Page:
See D. Allen, Finance (1983); D. Swain, Managing Public Money (1987); L. Harris et al., ed., New Perspectives on the Financial System (1988); N. Gianaris, Contemporary Public Finance (1989).
Specialized financial institution that supplies credit for the purchase of consumer goods and services. Finance companies purchase unpaid customer accounts at a discount from merchants and collect payments due from customers. They also grant small loans directly to consumers at a relatively high rate of interest.
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Process of raising funds or capital for any kind of expenditure. Consumers, business firms, and governments often do not have the funds they need to make purchases or conduct their operations, while savers and investors have funds that could earn interest or dividends if put to productive use. Finance is the process of channeling funds from savers to users in the form of credit, loans, or invested capital through agencies including commercial banks, savings and loan associations, and such nonbank organizations as credit unions and investment companies. Finance can be divided into three broad areas: business finance, personal finance, and public finance. All three involve generating budgets and managing funds for the optimum results. Seealso corporate finance.
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Acquisition and allocation of a corporation's funds or resources, with the goal of maximizing shareholder wealth (i.e., stock value). Funds are acquired from both internal and external sources at the lowest possible cost and may be obtained through equity (e.g., sale of stock) or debt (e.g., bonds, bank loans). Resource allocation is the investment of funds; these investments fall into the categories of current assets (such as cash and inventory) and fixed assets (such as real estate and machinery). Corporate finance must balance the needs of employees, customers, and suppliers against the interests of the shareholders. Seealso business finance.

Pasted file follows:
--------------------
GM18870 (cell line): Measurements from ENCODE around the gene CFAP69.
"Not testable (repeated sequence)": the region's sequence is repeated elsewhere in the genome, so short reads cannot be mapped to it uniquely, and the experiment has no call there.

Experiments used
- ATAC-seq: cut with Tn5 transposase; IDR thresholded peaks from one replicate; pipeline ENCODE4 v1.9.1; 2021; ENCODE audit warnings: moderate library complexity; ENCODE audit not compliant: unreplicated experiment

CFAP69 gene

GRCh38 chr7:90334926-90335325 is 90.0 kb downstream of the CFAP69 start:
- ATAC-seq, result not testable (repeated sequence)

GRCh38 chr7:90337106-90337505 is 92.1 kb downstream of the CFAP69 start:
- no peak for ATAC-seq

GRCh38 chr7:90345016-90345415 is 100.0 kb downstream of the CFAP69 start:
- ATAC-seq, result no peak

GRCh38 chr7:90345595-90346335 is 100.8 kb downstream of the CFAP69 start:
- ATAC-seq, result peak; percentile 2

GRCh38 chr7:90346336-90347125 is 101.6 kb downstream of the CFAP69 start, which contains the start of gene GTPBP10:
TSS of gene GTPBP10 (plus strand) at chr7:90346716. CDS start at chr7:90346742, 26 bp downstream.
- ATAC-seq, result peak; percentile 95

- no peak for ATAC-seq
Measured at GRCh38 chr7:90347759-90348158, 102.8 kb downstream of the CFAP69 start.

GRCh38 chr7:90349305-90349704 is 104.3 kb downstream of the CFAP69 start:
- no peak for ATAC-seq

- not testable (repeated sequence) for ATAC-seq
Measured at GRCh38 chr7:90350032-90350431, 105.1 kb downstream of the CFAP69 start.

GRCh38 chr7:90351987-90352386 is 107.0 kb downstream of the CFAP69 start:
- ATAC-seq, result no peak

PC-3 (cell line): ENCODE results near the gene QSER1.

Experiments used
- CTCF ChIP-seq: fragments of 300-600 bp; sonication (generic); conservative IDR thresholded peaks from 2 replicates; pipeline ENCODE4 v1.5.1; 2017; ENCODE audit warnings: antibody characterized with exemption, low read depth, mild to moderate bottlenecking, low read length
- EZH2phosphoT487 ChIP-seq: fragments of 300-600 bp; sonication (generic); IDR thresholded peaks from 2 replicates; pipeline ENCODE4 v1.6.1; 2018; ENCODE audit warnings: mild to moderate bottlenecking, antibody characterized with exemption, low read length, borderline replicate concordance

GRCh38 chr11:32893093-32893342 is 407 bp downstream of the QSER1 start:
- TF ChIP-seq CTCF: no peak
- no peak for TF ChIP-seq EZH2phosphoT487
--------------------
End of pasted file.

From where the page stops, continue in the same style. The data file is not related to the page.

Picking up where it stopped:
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Raising and managing of funds by business organizations. Such activities are usually the concern of senior managers, who must use financial forecasting to develop a long-term plan for the firm. Shorter-term budgets are then devised to meet the plan's goals. When a company plans to expand, it may rely on cash reserves, expected increases in sales, or bank loans and trade credits extended by suppliers. Managers may also decide to raise long-term capital in the form of either debt (bonds) or equity (stock). The value of the company's stock is a constant concern, and managers must decide whether to reinvest profits or to pay dividends. Other duties of financial managers include managing accounts receivable and fixing the optimum level of inventories. When deciding how to deploy corporate assets to increase growth, financial managers must also consider the benefits of mergers and acquisitions, analyzing economies of scale and the ability of businesses to complement each other. Seealso corporate finance; inventory.